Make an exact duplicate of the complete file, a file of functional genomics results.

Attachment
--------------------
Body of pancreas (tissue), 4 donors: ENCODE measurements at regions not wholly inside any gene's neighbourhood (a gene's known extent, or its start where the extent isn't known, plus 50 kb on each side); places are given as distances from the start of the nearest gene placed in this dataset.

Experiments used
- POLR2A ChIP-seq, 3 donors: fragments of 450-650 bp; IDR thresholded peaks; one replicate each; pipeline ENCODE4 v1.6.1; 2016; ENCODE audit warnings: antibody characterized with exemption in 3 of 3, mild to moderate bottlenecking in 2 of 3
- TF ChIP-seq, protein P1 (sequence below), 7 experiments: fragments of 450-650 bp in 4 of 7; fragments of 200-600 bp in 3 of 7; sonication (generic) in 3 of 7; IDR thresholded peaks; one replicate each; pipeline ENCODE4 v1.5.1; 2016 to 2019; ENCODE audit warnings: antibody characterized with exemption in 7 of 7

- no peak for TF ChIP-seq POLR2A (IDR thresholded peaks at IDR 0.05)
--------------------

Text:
Body of pancreas (tissue), 4 donors: ENCODE measurements at regions not wholly inside any gene's neighbourhood (a gene's known extent, or its start where the extent isn't known, plus 50 kb on each side); places are given as distances from the start of the nearest gene placed in this dataset.

Experiments used
- POLR2A ChIP-seq, 3 donors: fragments of 450-650 bp; IDR thresholded peaks; one replicate each; pipeline ENCODE4 v1.6.1; 2016; ENCODE audit warnings: antibody characterized with exemption in 3 of 3, mild to moderate bottlenecking in 2 of 3
- TF ChIP-seq, protein P1 (sequence below), 7 experiments: fragments of 450-650 bp in 4 of 7; fragments of 200-600 bp in 3 of 7; sonication (generic) in 3 of 7; IDR thresholded peaks; one replicate each; pipeline ENCODE4 v1.5.1; 2016 to 2019; ENCODE audit warnings: antibody characterized with exemption in 7 of 7

- no peak for TF ChIP-seq POLR2A (IDR thresholded peaks at IDR 0.05)